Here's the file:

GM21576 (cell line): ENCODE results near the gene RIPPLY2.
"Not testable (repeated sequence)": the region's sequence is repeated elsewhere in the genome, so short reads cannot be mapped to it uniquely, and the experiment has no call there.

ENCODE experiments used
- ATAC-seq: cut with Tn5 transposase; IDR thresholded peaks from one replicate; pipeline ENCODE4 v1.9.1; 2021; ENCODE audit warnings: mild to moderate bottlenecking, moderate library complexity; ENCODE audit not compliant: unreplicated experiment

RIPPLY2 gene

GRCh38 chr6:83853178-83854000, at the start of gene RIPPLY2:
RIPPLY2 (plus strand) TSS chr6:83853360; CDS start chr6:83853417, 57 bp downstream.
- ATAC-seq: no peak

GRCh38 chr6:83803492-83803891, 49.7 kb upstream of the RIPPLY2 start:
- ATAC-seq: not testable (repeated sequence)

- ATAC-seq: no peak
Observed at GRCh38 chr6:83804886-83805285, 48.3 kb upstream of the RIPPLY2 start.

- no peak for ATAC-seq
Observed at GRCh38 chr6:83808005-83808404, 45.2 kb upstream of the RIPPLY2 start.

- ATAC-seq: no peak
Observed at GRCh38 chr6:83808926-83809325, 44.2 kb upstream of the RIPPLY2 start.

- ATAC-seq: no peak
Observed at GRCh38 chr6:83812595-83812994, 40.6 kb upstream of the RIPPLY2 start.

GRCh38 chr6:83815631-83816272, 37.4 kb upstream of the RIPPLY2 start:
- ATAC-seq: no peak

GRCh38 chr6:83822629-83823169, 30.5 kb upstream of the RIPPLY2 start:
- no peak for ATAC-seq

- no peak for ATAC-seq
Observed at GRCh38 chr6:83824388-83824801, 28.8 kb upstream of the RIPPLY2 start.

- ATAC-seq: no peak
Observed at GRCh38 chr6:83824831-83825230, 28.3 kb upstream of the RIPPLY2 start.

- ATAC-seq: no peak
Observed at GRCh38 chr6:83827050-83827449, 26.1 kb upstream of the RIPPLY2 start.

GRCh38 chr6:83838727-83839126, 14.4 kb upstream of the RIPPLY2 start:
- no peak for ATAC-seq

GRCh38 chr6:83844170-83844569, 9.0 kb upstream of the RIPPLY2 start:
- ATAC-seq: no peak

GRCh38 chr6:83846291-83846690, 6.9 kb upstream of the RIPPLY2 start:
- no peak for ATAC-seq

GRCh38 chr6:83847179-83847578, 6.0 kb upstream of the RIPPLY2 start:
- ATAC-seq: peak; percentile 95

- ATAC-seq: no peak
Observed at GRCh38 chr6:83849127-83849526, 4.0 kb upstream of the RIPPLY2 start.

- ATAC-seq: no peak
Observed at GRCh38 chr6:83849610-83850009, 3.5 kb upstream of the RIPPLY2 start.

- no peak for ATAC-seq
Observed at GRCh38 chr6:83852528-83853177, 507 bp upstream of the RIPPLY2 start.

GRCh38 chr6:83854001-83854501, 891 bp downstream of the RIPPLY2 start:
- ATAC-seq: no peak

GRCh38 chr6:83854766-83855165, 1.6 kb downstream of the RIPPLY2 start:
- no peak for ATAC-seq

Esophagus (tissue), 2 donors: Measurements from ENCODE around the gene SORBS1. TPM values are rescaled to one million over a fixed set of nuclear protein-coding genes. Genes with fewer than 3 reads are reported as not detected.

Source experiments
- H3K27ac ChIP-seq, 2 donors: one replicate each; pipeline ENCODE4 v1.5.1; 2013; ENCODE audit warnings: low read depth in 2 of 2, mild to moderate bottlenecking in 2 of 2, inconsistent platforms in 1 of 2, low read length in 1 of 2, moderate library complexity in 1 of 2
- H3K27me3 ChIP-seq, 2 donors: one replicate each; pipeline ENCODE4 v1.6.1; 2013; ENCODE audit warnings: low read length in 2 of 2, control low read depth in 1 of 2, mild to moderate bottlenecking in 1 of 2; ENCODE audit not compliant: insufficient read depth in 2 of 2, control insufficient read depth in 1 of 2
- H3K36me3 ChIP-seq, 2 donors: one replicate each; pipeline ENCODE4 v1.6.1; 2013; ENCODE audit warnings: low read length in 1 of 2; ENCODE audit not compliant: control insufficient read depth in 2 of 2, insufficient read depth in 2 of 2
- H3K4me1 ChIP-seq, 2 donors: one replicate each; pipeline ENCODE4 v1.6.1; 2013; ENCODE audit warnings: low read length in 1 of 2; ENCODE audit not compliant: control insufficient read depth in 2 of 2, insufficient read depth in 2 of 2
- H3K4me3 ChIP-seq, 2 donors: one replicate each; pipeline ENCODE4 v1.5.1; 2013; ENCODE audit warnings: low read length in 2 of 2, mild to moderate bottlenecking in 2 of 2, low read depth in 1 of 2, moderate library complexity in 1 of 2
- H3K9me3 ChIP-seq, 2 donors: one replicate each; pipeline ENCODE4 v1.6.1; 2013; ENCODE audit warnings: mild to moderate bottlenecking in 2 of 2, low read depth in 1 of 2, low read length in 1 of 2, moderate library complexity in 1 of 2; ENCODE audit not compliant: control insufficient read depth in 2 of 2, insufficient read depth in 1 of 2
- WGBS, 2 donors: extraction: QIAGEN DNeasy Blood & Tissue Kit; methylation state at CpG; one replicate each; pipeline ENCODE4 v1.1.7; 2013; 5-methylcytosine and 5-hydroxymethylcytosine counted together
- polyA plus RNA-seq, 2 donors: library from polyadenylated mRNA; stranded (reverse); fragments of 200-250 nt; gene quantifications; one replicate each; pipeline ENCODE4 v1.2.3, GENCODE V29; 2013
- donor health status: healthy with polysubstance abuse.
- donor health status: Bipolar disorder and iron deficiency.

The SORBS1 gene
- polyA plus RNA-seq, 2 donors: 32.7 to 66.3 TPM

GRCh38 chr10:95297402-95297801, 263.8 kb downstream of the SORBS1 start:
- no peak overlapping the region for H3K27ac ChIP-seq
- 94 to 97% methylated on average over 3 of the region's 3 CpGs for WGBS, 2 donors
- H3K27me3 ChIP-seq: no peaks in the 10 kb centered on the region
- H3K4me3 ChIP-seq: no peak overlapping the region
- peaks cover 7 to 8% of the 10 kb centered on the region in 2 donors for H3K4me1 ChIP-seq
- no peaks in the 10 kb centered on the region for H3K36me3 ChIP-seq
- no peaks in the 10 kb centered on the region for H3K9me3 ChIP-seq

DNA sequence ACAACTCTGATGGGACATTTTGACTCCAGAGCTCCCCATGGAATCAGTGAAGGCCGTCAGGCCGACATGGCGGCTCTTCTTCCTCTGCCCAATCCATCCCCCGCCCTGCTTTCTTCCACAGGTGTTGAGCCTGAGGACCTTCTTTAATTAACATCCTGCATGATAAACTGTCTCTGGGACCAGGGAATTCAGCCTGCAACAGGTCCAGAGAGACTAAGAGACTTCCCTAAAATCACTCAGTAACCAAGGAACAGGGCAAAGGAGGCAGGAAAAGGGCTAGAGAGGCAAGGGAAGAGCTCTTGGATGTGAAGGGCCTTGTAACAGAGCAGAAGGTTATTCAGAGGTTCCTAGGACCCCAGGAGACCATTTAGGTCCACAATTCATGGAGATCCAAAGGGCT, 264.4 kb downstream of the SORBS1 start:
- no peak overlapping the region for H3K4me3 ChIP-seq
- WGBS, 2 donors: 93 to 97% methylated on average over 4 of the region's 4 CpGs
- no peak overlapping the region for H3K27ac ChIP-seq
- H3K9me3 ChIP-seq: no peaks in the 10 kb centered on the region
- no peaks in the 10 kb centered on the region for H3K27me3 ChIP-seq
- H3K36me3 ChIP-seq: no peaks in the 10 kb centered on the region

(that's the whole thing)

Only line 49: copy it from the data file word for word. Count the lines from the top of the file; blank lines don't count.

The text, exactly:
- H3K27ac ChIP-seq, 2 donors: one replicate each; pipeline ENCODE4 v1.5.1; 2013; ENCODE audit warnings: low read depth in 2 of 2, mild to moderate bottlenecking in 2 of 2, inconsistent platforms in 1 of 2, low read length in 1 of 2, moderate library complexity in 1 of 2